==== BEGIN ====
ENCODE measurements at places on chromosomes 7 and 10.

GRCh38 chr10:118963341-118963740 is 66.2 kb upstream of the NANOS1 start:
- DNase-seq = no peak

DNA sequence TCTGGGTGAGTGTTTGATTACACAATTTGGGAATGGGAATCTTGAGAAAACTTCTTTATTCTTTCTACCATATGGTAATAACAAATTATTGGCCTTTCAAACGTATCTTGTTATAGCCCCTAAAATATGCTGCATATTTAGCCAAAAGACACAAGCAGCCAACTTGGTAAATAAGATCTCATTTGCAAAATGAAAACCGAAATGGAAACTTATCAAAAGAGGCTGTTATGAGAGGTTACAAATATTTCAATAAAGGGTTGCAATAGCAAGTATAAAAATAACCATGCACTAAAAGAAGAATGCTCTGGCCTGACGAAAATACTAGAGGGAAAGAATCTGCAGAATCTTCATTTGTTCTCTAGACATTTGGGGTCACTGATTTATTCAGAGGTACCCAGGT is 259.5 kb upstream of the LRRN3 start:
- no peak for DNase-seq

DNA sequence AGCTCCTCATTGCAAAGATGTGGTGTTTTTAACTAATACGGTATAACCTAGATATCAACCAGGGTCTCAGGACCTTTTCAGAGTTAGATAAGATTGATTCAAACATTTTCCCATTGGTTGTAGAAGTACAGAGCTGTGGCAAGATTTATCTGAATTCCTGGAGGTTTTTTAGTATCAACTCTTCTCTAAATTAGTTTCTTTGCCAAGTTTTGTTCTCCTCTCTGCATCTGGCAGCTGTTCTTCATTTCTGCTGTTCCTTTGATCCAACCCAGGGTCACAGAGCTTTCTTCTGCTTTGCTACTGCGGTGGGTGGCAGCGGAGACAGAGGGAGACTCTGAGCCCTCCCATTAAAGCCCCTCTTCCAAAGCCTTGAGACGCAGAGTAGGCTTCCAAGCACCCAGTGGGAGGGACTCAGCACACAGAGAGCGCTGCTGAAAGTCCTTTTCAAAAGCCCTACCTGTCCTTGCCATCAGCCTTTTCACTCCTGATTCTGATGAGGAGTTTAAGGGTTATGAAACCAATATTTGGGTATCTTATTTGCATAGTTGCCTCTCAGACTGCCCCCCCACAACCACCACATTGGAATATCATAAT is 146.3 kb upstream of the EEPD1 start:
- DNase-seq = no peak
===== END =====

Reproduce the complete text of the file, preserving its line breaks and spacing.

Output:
ENCODE measurements at places on chromosomes 7 and 10.

GRCh38 chr10:118963341-118963740 is 66.2 kb upstream of the NANOS1 start:
- DNase-seq = no peak

DNA sequence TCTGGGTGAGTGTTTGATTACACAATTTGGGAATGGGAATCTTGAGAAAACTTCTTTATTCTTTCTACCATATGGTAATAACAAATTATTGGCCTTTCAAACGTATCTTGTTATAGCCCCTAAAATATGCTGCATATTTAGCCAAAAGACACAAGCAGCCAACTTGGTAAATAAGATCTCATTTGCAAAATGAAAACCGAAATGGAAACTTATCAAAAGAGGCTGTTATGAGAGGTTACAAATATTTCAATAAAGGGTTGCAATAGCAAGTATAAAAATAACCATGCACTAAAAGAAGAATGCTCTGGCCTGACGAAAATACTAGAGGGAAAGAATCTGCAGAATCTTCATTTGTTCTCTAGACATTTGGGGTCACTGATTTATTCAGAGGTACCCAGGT is 259.5 kb upstream of the LRRN3 start:
- no peak for DNase-seq

DNA sequence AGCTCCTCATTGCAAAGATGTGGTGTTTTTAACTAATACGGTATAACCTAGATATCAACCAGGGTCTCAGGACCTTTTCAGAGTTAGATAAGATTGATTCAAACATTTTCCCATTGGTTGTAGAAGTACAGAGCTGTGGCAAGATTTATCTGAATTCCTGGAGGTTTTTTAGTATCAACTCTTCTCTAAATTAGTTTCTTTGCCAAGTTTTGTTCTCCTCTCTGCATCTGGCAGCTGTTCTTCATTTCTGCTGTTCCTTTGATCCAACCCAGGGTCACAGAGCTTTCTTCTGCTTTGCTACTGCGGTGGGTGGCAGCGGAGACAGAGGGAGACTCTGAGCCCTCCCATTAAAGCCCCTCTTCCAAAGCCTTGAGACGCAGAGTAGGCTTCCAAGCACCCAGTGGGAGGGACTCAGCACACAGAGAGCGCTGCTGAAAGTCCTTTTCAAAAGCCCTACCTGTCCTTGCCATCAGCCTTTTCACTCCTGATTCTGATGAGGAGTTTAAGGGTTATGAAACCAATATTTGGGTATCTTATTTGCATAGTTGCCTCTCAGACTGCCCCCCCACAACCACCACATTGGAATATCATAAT is 146.3 kb upstream of the EEPD1 start:
- DNase-seq = no peak